MUST READ: Bernie Miklasz of the St. Louis Post-Dispatch has five reasons the 2013-14 edition of the Blues are better.
2. Chicago Blackhawks (30-8-11) LW: 1
The middle number of the records for each of these top three teams is the same. The Blues, Blackhawks and Ducks have all lost eight times in regulation. The number on the right of Chicago's record looks like an outlier, because it is. Chicago has lost more games in overtime or shootout this season than any other team in the League, They have six more post-regulation losses than the Ducks and that is the difference in the standings between the two teams.
Fun fact: There are 10 players on the ice for overtime during the regular season, and two for the shootout, neither of which will happen during the Stanley Cup Playoffs (unless both teams take a penalty, of course). Chicago went 5-2 in overtime games during the 2013 Stanley Cup Playoffs. The Blackhawks are great by any measure when there are 12 players on the ice. Anyone who downgrades them for their post-regulation performance in regular season does so at their own peril.
MUST READ: Tyler Dellow wrote about Duncan Keith, how advanced statistics might not be accurately detailing his value and did some tinkering.
3. Anaheim Ducks (36-8-5) LW: 3
The Ducks have won 18 of 19 games, including impressive decisions against the Canucks, Boston Bruins, San Jose Sharks and Detroit Red Wings. Four of the eight losses came on one East Coast road trip. The Sharks are the only team to have beaten them in regulation since Thanksgiving. In short, they are on some kind of roll right now.
MUST READ: Jonas Hiller is having quite a contract year, writes Lance Pugmire of the Los Angeles Times.
4. Pittsburgh Penguins (34-12-2) LW: 5
The largest margin of victory for a division championship in the No Ties Era (since 1999-00) is 38 points, set by the Washington Capitals in 2009-10. That Washington team clinched the division on March 12, with 14 games left on its schedule.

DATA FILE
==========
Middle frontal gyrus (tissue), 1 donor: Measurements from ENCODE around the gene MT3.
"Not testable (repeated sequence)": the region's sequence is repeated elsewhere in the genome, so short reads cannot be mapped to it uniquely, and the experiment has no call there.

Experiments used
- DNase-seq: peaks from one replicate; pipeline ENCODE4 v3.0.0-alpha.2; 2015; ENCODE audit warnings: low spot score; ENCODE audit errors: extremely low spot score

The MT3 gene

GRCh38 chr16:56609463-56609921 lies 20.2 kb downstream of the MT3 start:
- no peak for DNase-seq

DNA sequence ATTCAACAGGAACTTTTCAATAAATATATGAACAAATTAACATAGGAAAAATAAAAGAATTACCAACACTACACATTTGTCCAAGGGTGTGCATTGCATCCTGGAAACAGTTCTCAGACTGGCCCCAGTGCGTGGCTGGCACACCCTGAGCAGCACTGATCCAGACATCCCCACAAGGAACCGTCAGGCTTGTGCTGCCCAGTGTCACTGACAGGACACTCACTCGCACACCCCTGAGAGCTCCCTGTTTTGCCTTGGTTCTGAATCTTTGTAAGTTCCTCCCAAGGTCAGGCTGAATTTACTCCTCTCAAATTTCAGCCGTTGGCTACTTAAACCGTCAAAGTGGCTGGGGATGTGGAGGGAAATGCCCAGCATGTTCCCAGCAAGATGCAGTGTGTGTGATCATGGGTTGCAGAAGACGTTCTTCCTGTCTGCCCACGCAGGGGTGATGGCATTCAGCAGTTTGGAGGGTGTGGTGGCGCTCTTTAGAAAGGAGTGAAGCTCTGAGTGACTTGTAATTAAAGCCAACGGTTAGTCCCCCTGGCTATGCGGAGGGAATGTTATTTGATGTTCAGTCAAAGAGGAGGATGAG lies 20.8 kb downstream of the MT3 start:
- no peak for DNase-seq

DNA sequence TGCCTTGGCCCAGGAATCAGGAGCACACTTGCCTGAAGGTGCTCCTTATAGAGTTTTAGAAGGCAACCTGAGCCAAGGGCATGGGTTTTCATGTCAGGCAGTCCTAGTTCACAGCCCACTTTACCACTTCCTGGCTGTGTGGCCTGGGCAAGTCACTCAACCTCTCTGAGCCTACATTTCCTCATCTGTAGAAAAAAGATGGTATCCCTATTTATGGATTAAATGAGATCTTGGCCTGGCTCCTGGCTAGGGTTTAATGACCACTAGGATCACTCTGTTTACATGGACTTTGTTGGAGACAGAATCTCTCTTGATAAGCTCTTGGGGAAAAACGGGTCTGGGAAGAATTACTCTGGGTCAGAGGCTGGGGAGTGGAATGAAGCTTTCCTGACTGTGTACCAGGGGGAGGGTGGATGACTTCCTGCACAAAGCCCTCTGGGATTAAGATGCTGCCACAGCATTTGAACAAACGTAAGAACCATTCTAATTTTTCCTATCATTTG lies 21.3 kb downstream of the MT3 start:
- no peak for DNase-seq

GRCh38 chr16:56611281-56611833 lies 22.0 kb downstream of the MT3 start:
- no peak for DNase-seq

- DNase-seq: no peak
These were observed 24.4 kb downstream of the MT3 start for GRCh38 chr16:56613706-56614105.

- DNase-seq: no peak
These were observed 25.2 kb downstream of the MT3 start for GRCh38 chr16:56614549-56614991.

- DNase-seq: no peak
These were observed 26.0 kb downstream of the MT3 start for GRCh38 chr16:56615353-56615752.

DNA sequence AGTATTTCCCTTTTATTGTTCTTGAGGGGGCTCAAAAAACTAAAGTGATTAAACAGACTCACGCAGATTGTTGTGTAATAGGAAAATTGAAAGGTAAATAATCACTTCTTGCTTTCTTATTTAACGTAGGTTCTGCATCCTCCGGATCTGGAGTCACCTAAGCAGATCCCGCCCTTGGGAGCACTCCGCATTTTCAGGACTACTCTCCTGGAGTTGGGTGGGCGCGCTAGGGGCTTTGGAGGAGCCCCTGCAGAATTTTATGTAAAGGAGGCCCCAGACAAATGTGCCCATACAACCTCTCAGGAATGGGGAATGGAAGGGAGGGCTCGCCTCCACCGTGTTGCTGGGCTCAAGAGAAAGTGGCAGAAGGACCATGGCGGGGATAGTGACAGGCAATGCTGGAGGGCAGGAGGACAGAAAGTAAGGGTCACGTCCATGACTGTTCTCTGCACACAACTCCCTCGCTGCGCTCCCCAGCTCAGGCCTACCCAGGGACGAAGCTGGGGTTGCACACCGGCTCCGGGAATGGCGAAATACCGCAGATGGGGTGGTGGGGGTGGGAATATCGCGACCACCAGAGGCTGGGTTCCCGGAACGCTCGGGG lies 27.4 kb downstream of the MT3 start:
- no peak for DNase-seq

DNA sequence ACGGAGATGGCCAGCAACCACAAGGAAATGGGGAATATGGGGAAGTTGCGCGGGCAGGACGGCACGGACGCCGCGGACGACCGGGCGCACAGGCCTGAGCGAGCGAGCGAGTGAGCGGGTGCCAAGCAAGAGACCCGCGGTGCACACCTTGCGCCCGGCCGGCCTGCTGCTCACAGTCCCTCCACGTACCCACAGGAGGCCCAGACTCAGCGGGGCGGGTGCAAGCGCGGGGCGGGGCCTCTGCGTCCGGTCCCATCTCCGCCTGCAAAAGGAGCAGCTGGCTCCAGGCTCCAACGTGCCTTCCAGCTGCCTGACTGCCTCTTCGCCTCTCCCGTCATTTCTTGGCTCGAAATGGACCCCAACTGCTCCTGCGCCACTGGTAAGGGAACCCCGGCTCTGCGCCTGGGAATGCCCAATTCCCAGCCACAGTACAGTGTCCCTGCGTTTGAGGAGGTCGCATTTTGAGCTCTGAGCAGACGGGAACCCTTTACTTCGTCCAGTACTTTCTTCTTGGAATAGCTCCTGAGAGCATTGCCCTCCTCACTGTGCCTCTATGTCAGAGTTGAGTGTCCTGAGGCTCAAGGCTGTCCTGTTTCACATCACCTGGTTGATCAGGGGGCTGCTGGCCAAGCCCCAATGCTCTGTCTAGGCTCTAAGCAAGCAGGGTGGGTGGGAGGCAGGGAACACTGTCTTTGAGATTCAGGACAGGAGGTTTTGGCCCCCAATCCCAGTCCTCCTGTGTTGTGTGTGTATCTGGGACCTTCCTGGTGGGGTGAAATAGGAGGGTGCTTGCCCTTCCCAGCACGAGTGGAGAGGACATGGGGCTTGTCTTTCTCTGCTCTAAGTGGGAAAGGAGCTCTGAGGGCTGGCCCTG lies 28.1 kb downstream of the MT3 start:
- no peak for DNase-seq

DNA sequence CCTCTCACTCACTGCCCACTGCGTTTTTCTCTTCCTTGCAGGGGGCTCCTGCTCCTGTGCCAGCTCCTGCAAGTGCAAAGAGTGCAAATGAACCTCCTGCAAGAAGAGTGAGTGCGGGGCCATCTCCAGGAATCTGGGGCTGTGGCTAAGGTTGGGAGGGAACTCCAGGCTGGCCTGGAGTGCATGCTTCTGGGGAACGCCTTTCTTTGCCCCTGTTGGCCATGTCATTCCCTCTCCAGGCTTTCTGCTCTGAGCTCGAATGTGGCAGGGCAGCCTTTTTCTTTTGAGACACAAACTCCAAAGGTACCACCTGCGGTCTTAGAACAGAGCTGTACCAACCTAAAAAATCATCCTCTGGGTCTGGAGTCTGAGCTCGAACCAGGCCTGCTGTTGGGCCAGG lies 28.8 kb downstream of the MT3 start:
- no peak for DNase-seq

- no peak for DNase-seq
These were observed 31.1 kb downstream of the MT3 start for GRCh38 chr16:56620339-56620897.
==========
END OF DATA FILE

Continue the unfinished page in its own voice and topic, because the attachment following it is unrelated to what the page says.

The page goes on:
Pittsburgh is not likely to claim the inaugural Metropolitan Division crown by that large of a margin, but the second-biggest disparity (the Tampa Bay Lightning won the Southeast by 28 points in 2003-04) could be in play. The rest of the Metro has been better of late, but the Penguins are getting healthier and have a relatively light schedule between now and the Olympic break.
MUST READ: Rob Rossi of the Pittsburgh Tribune Review writes that Beau Bennett's recovery from a wrist injury could have a big impact on how Ray Shero shops at the trade deadline.
5. Los Angeles Kings (28-14-5) LW: 4
Jonathan Bernier was a well-decorated prospect who rarely had a chance to prove his abilities at the NHL level. The Kings traded him for Ben Scrivens, a cheaper backup to Jonathan Quick, and added Matt Frattin and a second-round pick. Then, general manager Dean Lombardi flipped Scrivens for a third-round pick Wednesday, which allowed Martin Jones to return to the team.
One of the greatest tasks for the GM of a consistent Cup contender is to find creative ways to continue restocking the organizational depth, and going from Bernier to Jones while adding a pair of high picks and a low-cost role player is a pretty nice example.
MUST READ: The Kings are a better team with Tyler Toffoli, scoring slump or not, writes Robert Paredez of Jewels from the Crown.
6. San Jose Sharks (29-12-6) LW: 6